There’s a great number of people in the world who are very much set in their ways and, in the film industry, this is no more pronounced that at the Cannes Film Festival. Okja, the Netflix produced film which was in competition at the Cannes film Festival was booed when the Netflix logo appeared on screen (though eventually the film received a standing ovation). As much as I appreciate the French film industry for its quality pictures and being the birth place of cinema I feel the 36 month limit placed on streaming service serves is as much as a refusal to get with the times as it is a bid to protect the industry and the country’s spectacular reputation for theatres and cinema.
Sunday, 25 June 2017
Currently, the McLaren Formula One is at the foot of the Championship table with engine problems being the woes that fall upon the team and drivers. So, with the McLaren team is such a dire position it seems ideal to go back to a time when the iconic McLaren name was in the ascendency. Directed by Roger Donaldson, McLaren follows Kiwi racing car driver and designer Bruce McLaren from growing up in his small town in New Zealand to designing World Championship winning racing cars.
Bruce McLaren is painted as a determined, hardworking and talented figure in the world of motorsport, finding success in many different formulas and racing categories. The time he devoted to the sport was so great it must have impacted his family life though the movie does not investigate this. Whilst, a look into the man’s family life may have opened him up on an emotional level (thereby adding more depth to the film) the areas that film does investigate is very interesting even if some understanding of engineering may be required.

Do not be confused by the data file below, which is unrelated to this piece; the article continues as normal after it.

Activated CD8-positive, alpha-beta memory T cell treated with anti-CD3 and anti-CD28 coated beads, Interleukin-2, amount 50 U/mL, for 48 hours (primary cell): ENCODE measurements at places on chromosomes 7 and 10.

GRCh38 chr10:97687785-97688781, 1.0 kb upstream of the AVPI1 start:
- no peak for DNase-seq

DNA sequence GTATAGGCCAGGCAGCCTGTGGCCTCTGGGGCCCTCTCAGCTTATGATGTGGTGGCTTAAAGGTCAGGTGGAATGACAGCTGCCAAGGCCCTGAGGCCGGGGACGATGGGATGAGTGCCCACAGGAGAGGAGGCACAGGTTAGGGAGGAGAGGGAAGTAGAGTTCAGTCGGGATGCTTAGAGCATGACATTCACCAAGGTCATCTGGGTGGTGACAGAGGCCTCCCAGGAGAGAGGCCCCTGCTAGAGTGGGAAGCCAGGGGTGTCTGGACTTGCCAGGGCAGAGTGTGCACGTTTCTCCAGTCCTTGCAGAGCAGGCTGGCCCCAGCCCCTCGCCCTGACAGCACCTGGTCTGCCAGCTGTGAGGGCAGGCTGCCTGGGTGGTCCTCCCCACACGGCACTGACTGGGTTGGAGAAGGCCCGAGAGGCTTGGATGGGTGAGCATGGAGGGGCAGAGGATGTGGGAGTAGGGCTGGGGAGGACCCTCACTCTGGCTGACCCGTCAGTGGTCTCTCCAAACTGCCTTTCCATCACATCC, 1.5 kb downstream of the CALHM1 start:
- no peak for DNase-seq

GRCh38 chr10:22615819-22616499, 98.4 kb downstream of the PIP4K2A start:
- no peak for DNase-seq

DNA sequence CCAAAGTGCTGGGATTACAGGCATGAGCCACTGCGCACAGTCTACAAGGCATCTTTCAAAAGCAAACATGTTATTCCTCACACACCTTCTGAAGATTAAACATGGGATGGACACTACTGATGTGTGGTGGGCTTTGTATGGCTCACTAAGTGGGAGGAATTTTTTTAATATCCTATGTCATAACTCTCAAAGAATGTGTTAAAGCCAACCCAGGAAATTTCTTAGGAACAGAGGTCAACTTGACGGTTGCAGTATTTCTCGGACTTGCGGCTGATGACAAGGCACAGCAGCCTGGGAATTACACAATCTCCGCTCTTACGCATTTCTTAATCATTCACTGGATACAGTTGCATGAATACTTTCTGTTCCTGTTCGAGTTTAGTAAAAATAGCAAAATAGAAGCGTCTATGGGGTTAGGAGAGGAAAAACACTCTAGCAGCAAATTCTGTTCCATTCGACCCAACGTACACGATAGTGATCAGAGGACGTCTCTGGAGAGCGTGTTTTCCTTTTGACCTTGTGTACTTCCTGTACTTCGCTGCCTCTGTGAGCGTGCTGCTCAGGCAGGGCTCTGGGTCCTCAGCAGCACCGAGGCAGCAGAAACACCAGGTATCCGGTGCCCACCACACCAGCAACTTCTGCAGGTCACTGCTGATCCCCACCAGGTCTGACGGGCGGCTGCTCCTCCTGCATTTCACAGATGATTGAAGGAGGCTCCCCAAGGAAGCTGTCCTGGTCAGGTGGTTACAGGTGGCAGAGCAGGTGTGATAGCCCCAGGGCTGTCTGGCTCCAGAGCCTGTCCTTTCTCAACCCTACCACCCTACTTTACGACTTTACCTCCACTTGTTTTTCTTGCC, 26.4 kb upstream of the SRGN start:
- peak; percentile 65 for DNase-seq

Due to the limited resources available (the sport was still in its infancy in the 60s) director Roger Donaldson combines reconstructive footage with archival footage and interviews, this works reasonably well but the reconstructive footage does feel like it served more as padding than anything greatly informative. What’s also interesting to note is how the drivers and mechanics shrugged off the death of fellow racing drivers. This inaction and belief that death was part of the sport contributed significantly to the high number of fatalities in the era. Sadly, however, the film doesn’t go into great depth regarding the effect the high death toll had on Bruce McLaren.
The climax of the documentary is undoubtedly high emotional, but thrills and quality of material available means McLaren isn’t on a par with Senna.
George Best was football’s first celebrity, many dubbed him the Fifth Beetle for his supreme good look and massive female fanbase. Not only was he supremely good looking but he was an incredible football player, one of the best of his generation, a generation that included the likes of Pele and Eusebio. The documentary, simply titled Best, speaks admirably about the talents of George Best, but it’s not a documentary that spends the entire timewaxing lyrically about how the ball was glued to his feet. Instead it’s a very honest and very moving documentary about a sportsman who threw away his talent because of deadly addiction to alcohol. What’s striking is the friends of George Best not only blame the man himself, but themselves, they feel they did not do enough to turn him away from drink.
Comparisons to the Bobby Moore, whose life was also discussed in a documentary could easily be made, and both are refreshingly honest, yet respectful documentaries. George Best is an endlessly fascinating subject, a great talent ruined by drink and a celebrity lifestyle and the film serves as a warning to celebrity culture and the hounding by press and fans. Making use of archival footage and talking heads, the Best documentary lives up to its name becoming one the finest documentaries on the sport. People can chuckle how George Best may have spent his money on booze, birds, fast cars and squandered the rest but it was a lifestyle never made him happy. A sad documentary about a wasted talent.